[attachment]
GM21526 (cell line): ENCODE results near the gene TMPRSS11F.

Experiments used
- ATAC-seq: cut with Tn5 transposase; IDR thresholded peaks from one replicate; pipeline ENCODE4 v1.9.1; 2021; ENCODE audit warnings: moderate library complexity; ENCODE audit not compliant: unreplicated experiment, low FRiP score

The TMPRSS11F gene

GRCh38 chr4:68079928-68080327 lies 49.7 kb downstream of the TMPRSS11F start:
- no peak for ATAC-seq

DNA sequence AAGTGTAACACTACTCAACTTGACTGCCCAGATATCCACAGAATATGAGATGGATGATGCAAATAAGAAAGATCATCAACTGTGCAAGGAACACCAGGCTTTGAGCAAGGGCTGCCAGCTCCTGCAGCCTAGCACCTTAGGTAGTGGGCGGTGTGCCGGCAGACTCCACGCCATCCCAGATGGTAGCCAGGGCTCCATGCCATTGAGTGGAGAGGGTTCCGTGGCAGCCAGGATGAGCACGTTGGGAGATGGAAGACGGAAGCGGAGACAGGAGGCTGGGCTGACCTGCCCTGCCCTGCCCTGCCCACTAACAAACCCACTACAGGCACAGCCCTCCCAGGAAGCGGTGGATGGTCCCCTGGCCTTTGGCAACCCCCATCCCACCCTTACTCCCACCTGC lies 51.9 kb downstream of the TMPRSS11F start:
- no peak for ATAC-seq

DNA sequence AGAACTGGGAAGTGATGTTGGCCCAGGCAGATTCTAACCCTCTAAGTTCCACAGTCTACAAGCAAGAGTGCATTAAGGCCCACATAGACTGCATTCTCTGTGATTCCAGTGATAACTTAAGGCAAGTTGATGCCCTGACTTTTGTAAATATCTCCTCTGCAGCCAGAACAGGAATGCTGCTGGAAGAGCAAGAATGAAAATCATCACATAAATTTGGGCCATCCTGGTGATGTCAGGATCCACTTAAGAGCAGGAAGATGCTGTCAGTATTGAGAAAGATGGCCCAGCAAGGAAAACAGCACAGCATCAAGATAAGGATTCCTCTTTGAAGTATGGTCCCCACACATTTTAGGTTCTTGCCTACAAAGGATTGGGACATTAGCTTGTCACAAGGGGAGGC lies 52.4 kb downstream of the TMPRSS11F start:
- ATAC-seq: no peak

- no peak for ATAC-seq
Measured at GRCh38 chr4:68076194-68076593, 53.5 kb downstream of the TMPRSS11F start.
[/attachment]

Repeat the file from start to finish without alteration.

GM21526 (cell line): ENCODE results near the gene TMPRSS11F.

Experiments used
- ATAC-seq: cut with Tn5 transposase; IDR thresholded peaks from one replicate; pipeline ENCODE4 v1.9.1; 2021; ENCODE audit warnings: moderate library complexity; ENCODE audit not compliant: unreplicated experiment, low FRiP score

The TMPRSS11F gene

GRCh38 chr4:68079928-68080327 lies 49.7 kb downstream of the TMPRSS11F start:
- no peak for ATAC-seq

DNA sequence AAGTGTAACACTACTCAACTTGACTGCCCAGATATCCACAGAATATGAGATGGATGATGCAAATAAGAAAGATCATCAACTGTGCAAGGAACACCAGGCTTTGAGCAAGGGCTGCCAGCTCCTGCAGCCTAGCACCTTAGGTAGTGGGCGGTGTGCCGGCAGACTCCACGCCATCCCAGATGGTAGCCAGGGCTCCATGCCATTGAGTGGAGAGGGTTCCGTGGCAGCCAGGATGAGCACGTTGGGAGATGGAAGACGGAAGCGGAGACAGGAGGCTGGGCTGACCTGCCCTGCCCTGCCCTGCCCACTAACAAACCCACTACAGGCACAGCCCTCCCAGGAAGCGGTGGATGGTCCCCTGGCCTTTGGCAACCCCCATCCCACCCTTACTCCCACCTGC lies 51.9 kb downstream of the TMPRSS11F start:
- no peak for ATAC-seq

DNA sequence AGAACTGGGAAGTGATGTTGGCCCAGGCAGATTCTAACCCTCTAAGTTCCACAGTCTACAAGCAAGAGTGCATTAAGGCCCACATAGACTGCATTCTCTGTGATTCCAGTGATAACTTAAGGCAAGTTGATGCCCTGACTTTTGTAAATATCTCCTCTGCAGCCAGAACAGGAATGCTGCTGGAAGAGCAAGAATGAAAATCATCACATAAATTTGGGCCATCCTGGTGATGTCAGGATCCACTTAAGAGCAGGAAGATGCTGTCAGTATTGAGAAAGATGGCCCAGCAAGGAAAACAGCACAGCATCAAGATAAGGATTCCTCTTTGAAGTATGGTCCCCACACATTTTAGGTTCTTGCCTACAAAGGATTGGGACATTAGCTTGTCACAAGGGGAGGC lies 52.4 kb downstream of the TMPRSS11F start:
- ATAC-seq: no peak

- no peak for ATAC-seq
Measured at GRCh38 chr4:68076194-68076593, 53.5 kb downstream of the TMPRSS11F start.